Number of furloughed construction workers on the rise



There has been a significant rise in the number of workers furloughed in the construction sector this year, with 244,100 people on furlough at the end of January.

With the furlough scheme now extended until September, new HMRC data shows a 25% increase in headcount for furloughed construction employees. In comparison to the 195,100 furloughed in December 2020, the third national lockdown has meant a steep increase in figures for the construction industry.

The data, analysed by employment lawyers at Richard Nelson LLP, found over one-third (39%) of construction employers used the furlough scheme in January 2021, up from 33% in December last year.

When comparing the construction sector to other industries, Richard Nelson LLP found the percentage of furloughed employees in the construction industry has increased more than both the manufacturing and transport sectors this year.

 

December 2020

January 2021

Increase

Construction

195,100

244,100

25.12%

Manufacturing

274,500

312,800

13.95%

Wholesale and retail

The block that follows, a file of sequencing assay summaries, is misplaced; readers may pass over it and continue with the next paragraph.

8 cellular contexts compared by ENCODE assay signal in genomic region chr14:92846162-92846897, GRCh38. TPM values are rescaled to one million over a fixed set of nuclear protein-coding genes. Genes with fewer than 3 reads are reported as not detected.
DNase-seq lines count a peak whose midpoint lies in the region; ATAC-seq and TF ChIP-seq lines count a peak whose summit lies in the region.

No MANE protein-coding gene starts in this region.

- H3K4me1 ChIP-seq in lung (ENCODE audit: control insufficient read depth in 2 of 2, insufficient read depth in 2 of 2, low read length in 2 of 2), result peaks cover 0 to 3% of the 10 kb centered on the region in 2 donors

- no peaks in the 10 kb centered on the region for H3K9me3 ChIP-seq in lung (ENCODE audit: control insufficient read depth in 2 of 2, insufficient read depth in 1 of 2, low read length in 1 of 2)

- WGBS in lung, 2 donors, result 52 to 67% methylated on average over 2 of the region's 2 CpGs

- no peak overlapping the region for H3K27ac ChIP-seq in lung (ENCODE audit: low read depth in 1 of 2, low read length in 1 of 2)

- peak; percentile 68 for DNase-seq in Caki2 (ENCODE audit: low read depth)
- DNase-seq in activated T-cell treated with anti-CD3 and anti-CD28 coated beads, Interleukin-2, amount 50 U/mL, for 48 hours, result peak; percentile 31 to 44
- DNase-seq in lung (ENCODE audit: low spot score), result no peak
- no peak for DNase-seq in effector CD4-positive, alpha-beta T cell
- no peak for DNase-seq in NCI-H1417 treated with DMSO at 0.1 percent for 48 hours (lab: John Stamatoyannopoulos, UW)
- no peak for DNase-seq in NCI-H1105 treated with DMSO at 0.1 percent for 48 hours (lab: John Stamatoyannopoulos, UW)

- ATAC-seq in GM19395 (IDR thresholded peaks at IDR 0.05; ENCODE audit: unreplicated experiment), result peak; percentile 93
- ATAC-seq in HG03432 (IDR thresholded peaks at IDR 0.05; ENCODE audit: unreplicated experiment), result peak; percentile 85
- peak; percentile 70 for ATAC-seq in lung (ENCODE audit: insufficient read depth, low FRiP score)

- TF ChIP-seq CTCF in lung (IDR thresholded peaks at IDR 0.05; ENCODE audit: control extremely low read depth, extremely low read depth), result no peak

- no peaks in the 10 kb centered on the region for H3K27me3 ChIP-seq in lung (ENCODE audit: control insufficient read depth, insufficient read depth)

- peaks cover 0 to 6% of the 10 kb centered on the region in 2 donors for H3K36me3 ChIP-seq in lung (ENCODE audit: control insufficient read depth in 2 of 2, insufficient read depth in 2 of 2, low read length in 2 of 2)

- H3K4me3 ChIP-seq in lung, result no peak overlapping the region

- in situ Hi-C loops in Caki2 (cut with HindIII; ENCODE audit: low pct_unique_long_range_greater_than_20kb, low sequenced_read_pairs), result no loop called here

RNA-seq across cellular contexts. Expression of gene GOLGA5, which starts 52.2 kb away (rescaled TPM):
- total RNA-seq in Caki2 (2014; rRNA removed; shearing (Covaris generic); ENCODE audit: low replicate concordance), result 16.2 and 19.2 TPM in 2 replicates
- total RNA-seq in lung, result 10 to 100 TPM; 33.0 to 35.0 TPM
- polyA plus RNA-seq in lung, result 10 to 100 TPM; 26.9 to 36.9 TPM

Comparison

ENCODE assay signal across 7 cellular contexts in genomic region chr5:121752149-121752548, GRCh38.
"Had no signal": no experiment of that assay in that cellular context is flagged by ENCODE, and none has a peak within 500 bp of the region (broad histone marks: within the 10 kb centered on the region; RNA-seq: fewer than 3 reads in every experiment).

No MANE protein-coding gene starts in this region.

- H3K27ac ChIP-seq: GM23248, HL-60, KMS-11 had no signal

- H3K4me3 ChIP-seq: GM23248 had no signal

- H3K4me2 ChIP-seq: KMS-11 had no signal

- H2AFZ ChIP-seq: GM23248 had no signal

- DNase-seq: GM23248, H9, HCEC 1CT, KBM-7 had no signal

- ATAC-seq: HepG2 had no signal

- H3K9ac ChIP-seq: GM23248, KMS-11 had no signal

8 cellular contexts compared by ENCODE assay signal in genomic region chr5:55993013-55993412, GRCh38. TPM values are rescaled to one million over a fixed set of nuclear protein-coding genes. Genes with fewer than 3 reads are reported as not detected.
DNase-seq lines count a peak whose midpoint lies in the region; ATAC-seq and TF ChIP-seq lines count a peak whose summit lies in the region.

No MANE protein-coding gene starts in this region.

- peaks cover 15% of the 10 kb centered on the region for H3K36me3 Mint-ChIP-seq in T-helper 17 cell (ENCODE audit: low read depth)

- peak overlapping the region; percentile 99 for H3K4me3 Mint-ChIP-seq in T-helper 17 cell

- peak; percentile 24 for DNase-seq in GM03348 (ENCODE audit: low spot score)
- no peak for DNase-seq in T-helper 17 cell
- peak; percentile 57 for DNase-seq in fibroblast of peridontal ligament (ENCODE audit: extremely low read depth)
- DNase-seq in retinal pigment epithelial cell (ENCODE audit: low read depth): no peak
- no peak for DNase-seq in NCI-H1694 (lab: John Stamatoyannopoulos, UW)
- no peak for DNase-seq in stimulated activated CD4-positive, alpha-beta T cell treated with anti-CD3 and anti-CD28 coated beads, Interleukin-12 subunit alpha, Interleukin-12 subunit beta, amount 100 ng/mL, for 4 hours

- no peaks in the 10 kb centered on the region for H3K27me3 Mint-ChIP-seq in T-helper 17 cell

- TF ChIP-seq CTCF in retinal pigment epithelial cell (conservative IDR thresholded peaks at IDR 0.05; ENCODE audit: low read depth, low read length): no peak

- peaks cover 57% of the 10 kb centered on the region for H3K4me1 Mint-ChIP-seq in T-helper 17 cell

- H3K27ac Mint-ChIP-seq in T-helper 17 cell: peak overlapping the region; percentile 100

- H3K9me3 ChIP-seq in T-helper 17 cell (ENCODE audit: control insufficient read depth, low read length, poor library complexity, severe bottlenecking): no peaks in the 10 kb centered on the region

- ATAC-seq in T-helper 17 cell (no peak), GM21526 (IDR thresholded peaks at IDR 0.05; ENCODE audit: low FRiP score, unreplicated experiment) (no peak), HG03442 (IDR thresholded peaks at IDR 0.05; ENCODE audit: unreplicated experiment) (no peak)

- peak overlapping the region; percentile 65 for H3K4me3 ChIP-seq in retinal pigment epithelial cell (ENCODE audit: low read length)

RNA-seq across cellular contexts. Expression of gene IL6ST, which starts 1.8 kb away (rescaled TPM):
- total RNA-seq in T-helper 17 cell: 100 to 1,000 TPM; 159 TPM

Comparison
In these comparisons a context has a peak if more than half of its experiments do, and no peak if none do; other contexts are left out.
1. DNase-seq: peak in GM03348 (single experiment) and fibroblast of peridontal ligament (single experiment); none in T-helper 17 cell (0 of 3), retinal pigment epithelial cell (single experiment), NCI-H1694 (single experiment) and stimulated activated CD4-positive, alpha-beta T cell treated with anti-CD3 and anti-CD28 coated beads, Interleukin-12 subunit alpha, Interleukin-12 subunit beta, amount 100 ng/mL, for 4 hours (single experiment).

714,400

938,500

31.37%

Transportation and storage

159,400

187,600

17.69%

Commenting on the research, Jayne Harrison, head of employment law at Richard Nelson LLP, said: “The construction industry has been advised by the government to continue operating as normal, with the necessary COVID-secure measures in place. For workers who cannot return to their job role or who are not currently needed because of reduced demand, the furlough scheme has kept them employed and meant they are not adding to rising unemployment in the UK.

“We are expecting for the furlough scheme to be extended today with the announcement of the chancellor’s budget. For construction firms, this will help to ease the anxiety and uncertainty over the next few months and allow for companies to plan better for the future. We predict that as lockdown continues to ease, these figures will begin to decline as more workers are needed back in at their posts.”



Related posts